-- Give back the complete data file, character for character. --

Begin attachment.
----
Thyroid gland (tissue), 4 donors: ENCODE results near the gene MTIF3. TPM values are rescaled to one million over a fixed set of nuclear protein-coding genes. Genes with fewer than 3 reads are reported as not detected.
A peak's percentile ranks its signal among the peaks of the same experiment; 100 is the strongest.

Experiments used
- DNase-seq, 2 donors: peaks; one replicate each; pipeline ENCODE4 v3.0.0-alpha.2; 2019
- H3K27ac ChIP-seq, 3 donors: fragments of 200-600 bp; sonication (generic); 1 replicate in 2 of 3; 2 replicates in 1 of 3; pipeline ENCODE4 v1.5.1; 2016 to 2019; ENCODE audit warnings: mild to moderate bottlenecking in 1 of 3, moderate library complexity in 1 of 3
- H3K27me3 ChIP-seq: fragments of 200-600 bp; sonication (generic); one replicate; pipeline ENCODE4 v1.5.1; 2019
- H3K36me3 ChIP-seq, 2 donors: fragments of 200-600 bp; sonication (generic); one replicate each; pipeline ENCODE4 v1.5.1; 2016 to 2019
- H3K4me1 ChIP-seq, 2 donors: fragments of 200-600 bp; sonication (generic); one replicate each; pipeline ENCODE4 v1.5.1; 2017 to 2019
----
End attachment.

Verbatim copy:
Thyroid gland (tissue), 4 donors: ENCODE results near the gene MTIF3. TPM values are rescaled to one million over a fixed set of nuclear protein-coding genes. Genes with fewer than 3 reads are reported as not detected.
A peak's percentile ranks its signal among the peaks of the same experiment; 100 is the strongest.

Experiments used
- DNase-seq, 2 donors: peaks; one replicate each; pipeline ENCODE4 v3.0.0-alpha.2; 2019
- H3K27ac ChIP-seq, 3 donors: fragments of 200-600 bp; sonication (generic); 1 replicate in 2 of 3; 2 replicates in 1 of 3; pipeline ENCODE4 v1.5.1; 2016 to 2019; ENCODE audit warnings: mild to moderate bottlenecking in 1 of 3, moderate library complexity in 1 of 3
- H3K27me3 ChIP-seq: fragments of 200-600 bp; sonication (generic); one replicate; pipeline ENCODE4 v1.5.1; 2019
- H3K36me3 ChIP-seq, 2 donors: fragments of 200-600 bp; sonication (generic); one replicate each; pipeline ENCODE4 v1.5.1; 2016 to 2019
- H3K4me1 ChIP-seq, 2 donors: fragments of 200-600 bp; sonication (generic); one replicate each; pipeline ENCODE4 v1.5.1; 2017 to 2019